A second small factory for cloth in the town of Český Krumlov was the building which belonged to František Wozelka, which stood on the bank of the Vltava river below the church and by the bridge which was at the end of the Kájovská street (Kájovská No. 58)which was established in the 60's of the 19th century. Wozelka was quite well known for supplying good quality cloth to the Austro-Hungarian army. It is stated, that the cloth was woven here from which the uniforms of the grenadiers of the Schwarzenberg Guard was made.
When the market for this material ended after the ending of the first world war - after the year 1918 - the factory then closed. At the beginning of production the factory had 13 weaving machines with 450 spindles. The machines were powered by a water wheel with a diameter of 19 feet (5.9 metres) with a width of 6 feet (1.8 metres). The output was 10 hp.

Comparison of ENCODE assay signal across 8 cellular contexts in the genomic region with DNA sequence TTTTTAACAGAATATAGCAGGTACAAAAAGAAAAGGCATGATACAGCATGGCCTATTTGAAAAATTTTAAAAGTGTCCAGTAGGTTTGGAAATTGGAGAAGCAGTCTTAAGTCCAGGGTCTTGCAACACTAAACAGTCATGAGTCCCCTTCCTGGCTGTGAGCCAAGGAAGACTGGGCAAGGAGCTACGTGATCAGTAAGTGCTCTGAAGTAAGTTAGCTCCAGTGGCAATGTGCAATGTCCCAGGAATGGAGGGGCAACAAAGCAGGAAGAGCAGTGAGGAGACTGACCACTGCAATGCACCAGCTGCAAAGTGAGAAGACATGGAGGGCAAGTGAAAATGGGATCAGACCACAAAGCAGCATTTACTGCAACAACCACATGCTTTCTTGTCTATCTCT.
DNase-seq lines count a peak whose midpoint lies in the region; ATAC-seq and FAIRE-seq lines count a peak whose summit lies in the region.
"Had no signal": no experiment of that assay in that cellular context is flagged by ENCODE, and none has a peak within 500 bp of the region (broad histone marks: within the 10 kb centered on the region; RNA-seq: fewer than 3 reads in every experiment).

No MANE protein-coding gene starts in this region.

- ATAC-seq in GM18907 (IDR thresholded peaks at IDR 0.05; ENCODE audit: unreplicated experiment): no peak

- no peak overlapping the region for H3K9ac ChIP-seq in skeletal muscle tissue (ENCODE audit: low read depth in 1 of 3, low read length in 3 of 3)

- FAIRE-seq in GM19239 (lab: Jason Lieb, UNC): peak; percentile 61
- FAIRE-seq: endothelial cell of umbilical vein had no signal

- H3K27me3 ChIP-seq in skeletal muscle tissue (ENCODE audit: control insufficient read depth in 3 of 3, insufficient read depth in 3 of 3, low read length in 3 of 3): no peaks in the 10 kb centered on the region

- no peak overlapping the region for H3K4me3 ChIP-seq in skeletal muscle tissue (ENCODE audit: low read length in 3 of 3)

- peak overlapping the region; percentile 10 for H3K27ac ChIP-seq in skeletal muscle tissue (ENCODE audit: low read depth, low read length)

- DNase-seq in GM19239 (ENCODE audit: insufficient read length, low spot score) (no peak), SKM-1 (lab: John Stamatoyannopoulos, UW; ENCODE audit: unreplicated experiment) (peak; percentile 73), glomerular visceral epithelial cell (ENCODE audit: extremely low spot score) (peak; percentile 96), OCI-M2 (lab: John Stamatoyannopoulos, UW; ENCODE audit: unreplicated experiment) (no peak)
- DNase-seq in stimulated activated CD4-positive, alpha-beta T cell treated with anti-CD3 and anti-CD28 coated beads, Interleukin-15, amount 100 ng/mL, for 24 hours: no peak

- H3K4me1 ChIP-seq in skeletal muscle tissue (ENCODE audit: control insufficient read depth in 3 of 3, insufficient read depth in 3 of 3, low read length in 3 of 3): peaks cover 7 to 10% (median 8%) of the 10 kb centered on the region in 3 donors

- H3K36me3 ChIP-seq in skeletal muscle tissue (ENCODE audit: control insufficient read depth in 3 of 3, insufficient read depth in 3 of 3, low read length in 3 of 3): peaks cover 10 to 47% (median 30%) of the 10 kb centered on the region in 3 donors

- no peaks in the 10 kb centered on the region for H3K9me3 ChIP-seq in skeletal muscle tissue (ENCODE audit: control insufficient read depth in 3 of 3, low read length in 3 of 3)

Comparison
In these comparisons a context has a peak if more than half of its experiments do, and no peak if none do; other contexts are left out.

When flax became one of the most important raw materials during the 30's of the 19th century, in the region of Český Krumlov, there was an idea of processing this material with machines. A special spinning mill was built on the right bank of the Vltava river, not far from Český Krumlov in 1840 and the new factory was in production by the beginning of the 1843 after the completion of the building work. After the factory was extended for the first time, it employed 170 people. In 1852 the old machinery was replaced with new machines that had a capacity of 2,500 spindles. At that time the factory had 203 employees (65 men and 58 women and 80 children), and was able to process during one year 21,600 q of flax. After several changes in the ownership of the factory towards the end of the 60's, the greater part of the shares was bought by Loepold Steinbrecher and the factory became the property of his family. At that time there were 300 employees in the factory. In 1875 the water wheel and two steam engines powered 30 weaving benches, with 22 machines for preparation of material, 18 machines for tools and 5,344 spinners. After rationalisation the number of employees substantially decreased and the company employed only 3 administrative staff, 6 supervisors, 48 labourers, 90 female staff and 45 children. The spinner processed during the year 3,864 q of flax. From the year 1894 machinery for the processing of hemp was introduced. Similarly like with other manufacturing businesses, the spinning mill suffered with the reduced demand in its products, but before the Munich Republic, the mill prospered successfully with the exception of the general economical crisis, and provided employment for up to 400 people. During the second world war three shift production was introduced, which mainly concentrated in producing cloth for the army.